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Knee Pain and Your Game

November 6, 2018



Knee pain - two words that can make us cringe and will impact most of us at one time or another. We know that the majority of people will experience knee pain during their lifetime. Studies have shown that it is one of the leading causes of chronic pain and affects over 100 million North Americans.  Even though it is such a common concern, most of the people we come into contact with, still haven't been shown how to properly manage and prevent the pain. 


This quick read will give you some tips on how you can immediately begin to impact some of the key factors influencing your knee pain.


1. The Ankle & Hip Joints Directly Effect Your Knee

The range of motion around your ankle joint can play a large part in what happens at the knee. Tight calf muscles (the gastrocnemius and soleus), can lead to an inhibited range of motion at the ankle. When you squat down, lunge forward, or climb the stairs, extra stress is placed on the knee joint as your tight calf pulls on the back of your knee. Rolling and stretching the calf can provide some quick and easy relief.


Also, don't forget about the front of the ankle. There's a band of connective tissue called the retinaculum, that can benefit from some active rolling and flossing. Placing the front of the ankle on the roller and massaging back and forth, can create more space for the muscles and tendons to operate.


One of the greatest factors influencing the hip is the weakness of the glute. You can easily find tons of information available regarding weak glutes and how to "wake" them up. One particular muscle to target is the glute mead, which aids in the alignment of the knee joint. Anytime your knee is caving in, there is excess stress being placed on the knee. This stress on the knee is one of the common causes of knee pain. By addressing the strength in the glute mead, we will often see significant improvements in knee positioning and a reduction in knee pain.








2. Anterior Pelvic Tilt

Anterior pelvic tilt, a tipping of the hip girdle towards the front of the body, places forces on the knee that are not natural. It can lead to poor positioning in lower limbs as the thigh and lower leg rotate inwards, the foot experiences over-pronation, and the knee collapses inward. If these all sound like bad things for your knee it's because they are.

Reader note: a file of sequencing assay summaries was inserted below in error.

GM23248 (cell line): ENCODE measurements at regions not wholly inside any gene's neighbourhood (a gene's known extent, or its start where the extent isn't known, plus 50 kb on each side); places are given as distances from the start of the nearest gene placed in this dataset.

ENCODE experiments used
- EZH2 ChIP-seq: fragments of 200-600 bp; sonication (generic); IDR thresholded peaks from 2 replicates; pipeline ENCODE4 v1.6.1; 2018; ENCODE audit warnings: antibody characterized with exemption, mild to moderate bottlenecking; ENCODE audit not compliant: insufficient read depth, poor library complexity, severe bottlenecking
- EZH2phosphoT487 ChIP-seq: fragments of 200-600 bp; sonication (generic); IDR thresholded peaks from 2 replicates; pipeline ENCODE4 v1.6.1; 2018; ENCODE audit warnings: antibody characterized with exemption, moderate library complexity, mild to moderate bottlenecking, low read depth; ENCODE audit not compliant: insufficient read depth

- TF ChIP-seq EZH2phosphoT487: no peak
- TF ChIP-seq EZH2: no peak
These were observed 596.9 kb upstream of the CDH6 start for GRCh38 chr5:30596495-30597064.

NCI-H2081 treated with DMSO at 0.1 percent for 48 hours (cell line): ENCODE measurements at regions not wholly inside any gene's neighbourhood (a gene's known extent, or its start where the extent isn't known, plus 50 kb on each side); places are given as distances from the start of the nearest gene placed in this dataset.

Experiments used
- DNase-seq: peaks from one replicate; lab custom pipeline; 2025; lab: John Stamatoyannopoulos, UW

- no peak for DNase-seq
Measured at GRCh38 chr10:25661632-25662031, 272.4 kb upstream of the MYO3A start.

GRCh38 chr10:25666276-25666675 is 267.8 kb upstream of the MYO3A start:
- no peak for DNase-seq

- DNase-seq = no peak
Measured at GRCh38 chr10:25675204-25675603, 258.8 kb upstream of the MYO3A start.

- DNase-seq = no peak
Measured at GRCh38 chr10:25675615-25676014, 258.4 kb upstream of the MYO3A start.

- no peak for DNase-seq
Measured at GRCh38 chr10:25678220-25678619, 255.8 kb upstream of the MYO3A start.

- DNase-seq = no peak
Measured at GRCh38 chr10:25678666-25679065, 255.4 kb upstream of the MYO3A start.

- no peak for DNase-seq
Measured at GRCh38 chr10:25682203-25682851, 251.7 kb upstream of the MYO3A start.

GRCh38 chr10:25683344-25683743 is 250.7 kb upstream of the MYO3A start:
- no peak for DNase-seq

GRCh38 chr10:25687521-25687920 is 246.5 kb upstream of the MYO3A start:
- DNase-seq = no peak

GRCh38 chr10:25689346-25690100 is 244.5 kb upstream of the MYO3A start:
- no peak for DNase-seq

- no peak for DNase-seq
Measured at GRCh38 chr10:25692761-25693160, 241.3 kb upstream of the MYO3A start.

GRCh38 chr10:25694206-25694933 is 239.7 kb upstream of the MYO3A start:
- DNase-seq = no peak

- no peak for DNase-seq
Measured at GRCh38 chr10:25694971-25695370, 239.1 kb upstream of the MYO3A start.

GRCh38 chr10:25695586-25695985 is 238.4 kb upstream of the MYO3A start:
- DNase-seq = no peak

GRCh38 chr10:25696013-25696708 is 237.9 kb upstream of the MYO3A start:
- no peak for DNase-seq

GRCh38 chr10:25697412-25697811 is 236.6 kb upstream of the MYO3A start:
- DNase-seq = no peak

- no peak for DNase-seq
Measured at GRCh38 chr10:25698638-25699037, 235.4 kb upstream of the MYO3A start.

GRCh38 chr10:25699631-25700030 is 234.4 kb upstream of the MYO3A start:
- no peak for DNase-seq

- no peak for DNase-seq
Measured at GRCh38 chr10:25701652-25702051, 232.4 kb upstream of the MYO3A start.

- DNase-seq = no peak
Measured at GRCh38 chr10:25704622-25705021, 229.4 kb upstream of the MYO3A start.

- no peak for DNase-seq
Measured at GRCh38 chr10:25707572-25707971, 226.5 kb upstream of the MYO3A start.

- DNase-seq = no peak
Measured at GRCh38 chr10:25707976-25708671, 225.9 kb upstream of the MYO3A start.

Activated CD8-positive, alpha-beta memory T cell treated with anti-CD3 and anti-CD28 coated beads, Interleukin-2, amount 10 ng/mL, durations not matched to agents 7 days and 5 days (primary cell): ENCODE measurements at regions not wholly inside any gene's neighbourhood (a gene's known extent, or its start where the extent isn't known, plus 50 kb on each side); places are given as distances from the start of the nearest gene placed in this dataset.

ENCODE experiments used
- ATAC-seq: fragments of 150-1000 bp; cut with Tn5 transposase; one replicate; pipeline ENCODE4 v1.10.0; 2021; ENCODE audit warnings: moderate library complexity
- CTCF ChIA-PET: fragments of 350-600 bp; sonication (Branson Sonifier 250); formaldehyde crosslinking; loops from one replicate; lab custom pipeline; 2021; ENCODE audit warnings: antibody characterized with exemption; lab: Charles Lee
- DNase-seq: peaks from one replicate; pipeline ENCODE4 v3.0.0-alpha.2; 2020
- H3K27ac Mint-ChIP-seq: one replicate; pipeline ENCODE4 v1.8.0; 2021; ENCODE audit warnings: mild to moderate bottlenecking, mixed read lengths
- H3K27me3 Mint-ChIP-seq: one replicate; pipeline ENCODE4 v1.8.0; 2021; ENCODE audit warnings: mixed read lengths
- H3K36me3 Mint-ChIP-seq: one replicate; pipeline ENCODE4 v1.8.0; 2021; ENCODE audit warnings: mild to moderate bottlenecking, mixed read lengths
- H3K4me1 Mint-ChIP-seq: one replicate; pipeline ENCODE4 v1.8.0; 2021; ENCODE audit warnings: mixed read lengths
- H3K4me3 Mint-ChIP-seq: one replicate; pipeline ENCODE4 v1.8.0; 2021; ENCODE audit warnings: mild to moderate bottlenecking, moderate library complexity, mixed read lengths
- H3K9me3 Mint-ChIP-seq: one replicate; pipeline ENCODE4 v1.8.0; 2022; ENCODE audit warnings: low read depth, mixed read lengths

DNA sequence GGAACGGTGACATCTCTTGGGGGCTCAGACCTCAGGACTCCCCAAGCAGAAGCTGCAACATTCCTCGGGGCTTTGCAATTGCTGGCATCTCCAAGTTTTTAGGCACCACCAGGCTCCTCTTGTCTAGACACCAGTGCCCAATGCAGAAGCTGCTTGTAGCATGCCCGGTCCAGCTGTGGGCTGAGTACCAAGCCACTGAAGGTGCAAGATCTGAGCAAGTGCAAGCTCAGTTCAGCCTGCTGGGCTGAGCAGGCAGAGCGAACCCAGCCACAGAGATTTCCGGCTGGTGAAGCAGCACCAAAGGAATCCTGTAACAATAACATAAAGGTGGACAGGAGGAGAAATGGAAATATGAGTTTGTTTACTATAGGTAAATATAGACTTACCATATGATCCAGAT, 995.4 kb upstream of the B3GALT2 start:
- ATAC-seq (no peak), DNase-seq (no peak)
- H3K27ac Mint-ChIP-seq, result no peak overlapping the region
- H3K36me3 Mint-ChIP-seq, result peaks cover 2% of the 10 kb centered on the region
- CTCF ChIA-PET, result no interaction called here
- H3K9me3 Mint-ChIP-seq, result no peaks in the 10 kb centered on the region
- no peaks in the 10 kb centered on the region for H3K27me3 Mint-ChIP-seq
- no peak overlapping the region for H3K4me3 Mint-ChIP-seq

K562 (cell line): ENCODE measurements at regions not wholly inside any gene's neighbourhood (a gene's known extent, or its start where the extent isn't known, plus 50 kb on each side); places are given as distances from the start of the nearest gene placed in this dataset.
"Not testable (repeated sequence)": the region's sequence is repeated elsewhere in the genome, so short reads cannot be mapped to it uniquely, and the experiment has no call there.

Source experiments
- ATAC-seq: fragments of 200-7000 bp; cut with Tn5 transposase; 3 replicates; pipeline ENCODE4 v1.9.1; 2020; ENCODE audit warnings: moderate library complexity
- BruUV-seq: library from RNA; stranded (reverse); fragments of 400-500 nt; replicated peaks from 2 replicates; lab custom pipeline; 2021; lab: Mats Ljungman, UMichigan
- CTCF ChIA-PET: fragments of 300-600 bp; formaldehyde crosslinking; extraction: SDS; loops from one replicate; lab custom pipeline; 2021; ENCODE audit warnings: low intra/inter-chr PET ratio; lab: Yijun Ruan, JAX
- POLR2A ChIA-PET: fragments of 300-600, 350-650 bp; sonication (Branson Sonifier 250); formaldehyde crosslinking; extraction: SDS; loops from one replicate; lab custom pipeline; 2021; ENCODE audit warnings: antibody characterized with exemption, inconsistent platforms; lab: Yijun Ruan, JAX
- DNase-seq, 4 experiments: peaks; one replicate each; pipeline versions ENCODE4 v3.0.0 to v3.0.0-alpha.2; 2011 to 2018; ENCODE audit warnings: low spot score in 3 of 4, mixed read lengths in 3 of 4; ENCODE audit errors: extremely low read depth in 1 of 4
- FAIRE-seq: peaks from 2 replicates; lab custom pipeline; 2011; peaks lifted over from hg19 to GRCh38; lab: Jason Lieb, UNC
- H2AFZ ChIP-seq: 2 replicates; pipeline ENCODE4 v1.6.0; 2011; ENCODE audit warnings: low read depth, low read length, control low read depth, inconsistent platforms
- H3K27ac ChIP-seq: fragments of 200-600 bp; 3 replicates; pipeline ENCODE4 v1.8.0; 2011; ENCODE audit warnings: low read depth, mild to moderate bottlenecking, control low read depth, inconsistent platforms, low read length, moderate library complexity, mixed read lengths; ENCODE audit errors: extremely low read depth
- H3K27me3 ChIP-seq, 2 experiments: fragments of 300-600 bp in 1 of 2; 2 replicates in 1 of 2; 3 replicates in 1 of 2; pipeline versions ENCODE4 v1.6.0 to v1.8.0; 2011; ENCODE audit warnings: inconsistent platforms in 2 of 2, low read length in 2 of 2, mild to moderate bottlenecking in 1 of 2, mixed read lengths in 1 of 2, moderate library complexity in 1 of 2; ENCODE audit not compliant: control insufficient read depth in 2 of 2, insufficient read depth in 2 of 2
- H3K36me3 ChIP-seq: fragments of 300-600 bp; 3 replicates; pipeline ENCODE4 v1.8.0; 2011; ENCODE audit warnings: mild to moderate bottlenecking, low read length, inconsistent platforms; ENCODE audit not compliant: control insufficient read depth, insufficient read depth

The majority of people sit and stand with an anterior pelvic tilt. The reason? A combination of tight hip flexors, weak core and glute musculature. You have probably heard these 3 things preached before, they are not new, and certainly not uncommon. How people tend to address these imbalances can be the issue. Increasing your activity levels, or engaging in more squats and lunges, does not necessarily alleviate these concerns. Proper research, or work with a professional should be undertaken in order to correctly address these issues.


3. How to Adjust Exercise to Reduce Pain

If you are already experiencing knee pain, the first thing you should do is go and see a professional. A proper screen and assessment is critical to prevent damage and put you on the quickest path to recovery. However, there are a few tips you can use to help reduce the stress on the knee joints during exercise.

1. Avoid jumping and explosive movements. Imbalances that you have will only be accentuated during explosive movements. leading to increased stress on the knee.

2. Focus on technique. Slow the movement down, don't concentrate on the weight used or the number of reps being completed. Zero in on the positioning of the knees, hips and ankles throughout your range of motion.

3. Decrease the range of movement. Start with a small range and once that can be completed pain free, with proper form, gradually increase the range and begin to work towards full-depth. 

It is important to note that rarely is the recommendation to stop exercising. Knee pain is not a reason to stop squatting, running, hiking or playing sports. It is a reason to seek help, investigate the cause and poor a little time into your body.


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